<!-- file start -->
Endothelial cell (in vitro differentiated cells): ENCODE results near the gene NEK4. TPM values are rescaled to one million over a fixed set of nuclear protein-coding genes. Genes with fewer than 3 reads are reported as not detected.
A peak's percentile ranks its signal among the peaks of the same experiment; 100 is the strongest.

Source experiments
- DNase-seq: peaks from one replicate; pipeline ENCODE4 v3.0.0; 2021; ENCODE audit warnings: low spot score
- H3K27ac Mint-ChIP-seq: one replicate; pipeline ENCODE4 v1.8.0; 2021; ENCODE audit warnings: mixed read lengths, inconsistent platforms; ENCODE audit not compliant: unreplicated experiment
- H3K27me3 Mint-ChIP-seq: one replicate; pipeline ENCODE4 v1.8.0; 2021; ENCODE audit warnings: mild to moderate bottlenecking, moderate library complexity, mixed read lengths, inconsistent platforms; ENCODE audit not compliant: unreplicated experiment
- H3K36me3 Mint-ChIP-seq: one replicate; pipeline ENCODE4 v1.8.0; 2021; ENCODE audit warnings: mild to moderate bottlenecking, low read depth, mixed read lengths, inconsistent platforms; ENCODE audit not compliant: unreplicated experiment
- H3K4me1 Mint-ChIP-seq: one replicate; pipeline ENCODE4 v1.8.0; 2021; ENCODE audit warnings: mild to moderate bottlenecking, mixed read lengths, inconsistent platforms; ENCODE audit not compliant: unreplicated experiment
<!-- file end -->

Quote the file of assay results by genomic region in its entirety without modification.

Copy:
Endothelial cell (in vitro differentiated cells): ENCODE results near the gene NEK4. TPM values are rescaled to one million over a fixed set of nuclear protein-coding genes. Genes with fewer than 3 reads are reported as not detected.
A peak's percentile ranks its signal among the peaks of the same experiment; 100 is the strongest.

Source experiments
- DNase-seq: peaks from one replicate; pipeline ENCODE4 v3.0.0; 2021; ENCODE audit warnings: low spot score
- H3K27ac Mint-ChIP-seq: one replicate; pipeline ENCODE4 v1.8.0; 2021; ENCODE audit warnings: mixed read lengths, inconsistent platforms; ENCODE audit not compliant: unreplicated experiment
- H3K27me3 Mint-ChIP-seq: one replicate; pipeline ENCODE4 v1.8.0; 2021; ENCODE audit warnings: mild to moderate bottlenecking, moderate library complexity, mixed read lengths, inconsistent platforms; ENCODE audit not compliant: unreplicated experiment
- H3K36me3 Mint-ChIP-seq: one replicate; pipeline ENCODE4 v1.8.0; 2021; ENCODE audit warnings: mild to moderate bottlenecking, low read depth, mixed read lengths, inconsistent platforms; ENCODE audit not compliant: unreplicated experiment
- H3K4me1 Mint-ChIP-seq: one replicate; pipeline ENCODE4 v1.8.0; 2021; ENCODE audit warnings: mild to moderate bottlenecking, mixed read lengths, inconsistent platforms; ENCODE audit not compliant: unreplicated experiment